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Learning via Involvement

Socrates famously exclaimed: “Education is the kindling of a flame, not the filling of a vessel.” It is commonly aimed at the mind alone to the exclusion of the heart. Such a learning process is thought without passion, knowledge without virtue, and theory without praxis.

Aristotle rightly said: “Educating the mind without educating the heart is not education at all.” Rather, it is merely stuffing the person with information without igniting the flame to live with passion: it is mere reflection without reflective life. This is why Benjamin Franklin remarked: “Tell me and I forget, teach me and I may remember, involve me and I learn.” An effective learning process includes a component of involvement. It is all about learning by doing. Aristotle called this virtue as “practical wisdom.” It is the purest human wisdom. It gives the learner an aesthetic pleasure to reflect and heuristic power to do. Theological students sometimes wonder: What is first? Do I first learn and then involve myself in ministry or do I first get involved and then learn? The reality is: one learns as one becomes involved and one becomes involved as one learns. The process is simultaneous. Here at Australian College of Christian Studies (ACCS), we emphasise the process of learning through involvement and active involvement in the learning process: theory and praxis combined. Theory in action and action in theory.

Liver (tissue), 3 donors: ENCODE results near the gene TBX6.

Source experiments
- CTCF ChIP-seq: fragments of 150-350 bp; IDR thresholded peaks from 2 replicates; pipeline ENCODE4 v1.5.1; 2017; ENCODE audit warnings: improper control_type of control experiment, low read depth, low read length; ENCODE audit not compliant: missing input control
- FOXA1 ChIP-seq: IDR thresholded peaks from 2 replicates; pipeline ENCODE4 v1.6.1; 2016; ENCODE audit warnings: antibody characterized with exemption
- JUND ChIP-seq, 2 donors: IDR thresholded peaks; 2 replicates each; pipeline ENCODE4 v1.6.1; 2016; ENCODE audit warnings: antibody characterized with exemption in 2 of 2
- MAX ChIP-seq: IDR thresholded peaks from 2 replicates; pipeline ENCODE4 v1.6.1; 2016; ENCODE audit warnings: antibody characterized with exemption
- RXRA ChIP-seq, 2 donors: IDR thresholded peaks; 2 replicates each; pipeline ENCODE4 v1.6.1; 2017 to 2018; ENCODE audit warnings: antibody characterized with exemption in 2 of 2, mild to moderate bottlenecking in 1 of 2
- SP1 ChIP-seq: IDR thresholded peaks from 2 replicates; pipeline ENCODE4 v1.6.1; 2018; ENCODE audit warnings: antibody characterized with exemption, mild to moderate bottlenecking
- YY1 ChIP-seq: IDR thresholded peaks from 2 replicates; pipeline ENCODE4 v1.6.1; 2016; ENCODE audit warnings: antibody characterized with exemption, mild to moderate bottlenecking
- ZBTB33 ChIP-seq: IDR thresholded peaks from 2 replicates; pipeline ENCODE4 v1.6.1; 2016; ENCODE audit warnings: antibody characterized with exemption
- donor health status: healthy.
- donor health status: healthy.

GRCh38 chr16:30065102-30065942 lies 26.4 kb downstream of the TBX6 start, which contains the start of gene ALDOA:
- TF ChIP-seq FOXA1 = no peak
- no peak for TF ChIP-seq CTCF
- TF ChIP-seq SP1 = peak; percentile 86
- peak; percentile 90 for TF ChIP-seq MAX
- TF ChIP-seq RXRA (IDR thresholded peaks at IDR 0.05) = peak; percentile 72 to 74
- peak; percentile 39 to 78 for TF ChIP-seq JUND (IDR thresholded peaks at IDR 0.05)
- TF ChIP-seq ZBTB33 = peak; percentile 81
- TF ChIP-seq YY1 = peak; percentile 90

If you are interested in this process of learning by doing, enrol for a program of study at Australian College of Christian Studies today.

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